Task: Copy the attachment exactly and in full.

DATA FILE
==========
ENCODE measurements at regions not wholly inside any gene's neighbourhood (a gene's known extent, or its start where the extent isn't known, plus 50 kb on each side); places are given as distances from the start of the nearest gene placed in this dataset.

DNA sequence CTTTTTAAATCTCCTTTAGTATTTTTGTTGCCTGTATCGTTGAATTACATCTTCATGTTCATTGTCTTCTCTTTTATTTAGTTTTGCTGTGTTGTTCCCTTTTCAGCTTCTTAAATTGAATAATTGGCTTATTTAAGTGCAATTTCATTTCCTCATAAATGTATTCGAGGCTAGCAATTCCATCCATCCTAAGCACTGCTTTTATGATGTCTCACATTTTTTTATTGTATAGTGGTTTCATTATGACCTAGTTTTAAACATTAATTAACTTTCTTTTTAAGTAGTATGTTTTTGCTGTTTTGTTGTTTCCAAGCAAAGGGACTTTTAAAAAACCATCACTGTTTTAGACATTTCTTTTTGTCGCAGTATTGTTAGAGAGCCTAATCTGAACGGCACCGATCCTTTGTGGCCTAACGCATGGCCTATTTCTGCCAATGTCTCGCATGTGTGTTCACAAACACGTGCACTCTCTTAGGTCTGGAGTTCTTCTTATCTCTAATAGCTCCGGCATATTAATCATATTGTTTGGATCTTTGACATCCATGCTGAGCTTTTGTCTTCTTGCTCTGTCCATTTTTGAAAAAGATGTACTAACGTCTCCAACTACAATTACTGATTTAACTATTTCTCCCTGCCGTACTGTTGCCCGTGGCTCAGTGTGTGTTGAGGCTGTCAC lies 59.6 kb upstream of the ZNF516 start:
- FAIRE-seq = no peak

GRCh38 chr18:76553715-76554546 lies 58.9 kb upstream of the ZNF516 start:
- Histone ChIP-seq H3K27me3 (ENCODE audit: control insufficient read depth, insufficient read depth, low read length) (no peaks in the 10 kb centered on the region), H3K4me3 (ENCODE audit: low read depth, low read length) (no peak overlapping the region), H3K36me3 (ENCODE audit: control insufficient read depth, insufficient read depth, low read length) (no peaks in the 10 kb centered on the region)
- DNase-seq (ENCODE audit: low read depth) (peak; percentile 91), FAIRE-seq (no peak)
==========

ENCODE measurements at regions not wholly inside any gene's neighbourhood (a gene's known extent, or its start where the extent isn't known, plus 50 kb on each side); places are given as distances from the start of the nearest gene placed in this dataset.

DNA sequence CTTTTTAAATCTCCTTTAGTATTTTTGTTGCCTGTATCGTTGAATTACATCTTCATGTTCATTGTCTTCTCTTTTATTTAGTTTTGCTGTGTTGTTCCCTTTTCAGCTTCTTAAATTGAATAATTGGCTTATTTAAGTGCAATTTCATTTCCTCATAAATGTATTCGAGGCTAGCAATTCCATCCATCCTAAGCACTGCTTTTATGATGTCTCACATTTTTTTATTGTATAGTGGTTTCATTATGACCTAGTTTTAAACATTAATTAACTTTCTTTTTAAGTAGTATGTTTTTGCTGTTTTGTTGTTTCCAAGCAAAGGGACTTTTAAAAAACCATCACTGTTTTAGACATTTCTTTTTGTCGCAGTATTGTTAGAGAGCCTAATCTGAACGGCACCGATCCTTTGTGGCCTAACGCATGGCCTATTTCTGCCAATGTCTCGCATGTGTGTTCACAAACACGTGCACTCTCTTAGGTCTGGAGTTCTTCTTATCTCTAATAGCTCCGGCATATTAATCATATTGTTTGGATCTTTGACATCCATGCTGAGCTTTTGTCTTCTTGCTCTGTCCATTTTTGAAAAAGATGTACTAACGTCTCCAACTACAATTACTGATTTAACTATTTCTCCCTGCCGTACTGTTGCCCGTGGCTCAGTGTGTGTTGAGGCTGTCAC lies 59.6 kb upstream of the ZNF516 start:
- FAIRE-seq = no peak

GRCh38 chr18:76553715-76554546 lies 58.9 kb upstream of the ZNF516 start:
- Histone ChIP-seq H3K27me3 (ENCODE audit: control insufficient read depth, insufficient read depth, low read length) (no peaks in the 10 kb centered on the region), H3K4me3 (ENCODE audit: low read depth, low read length) (no peak overlapping the region), H3K36me3 (ENCODE audit: control insufficient read depth, insufficient read depth, low read length) (no peaks in the 10 kb centered on the region)
- DNase-seq (ENCODE audit: low read depth) (peak; percentile 91), FAIRE-seq (no peak)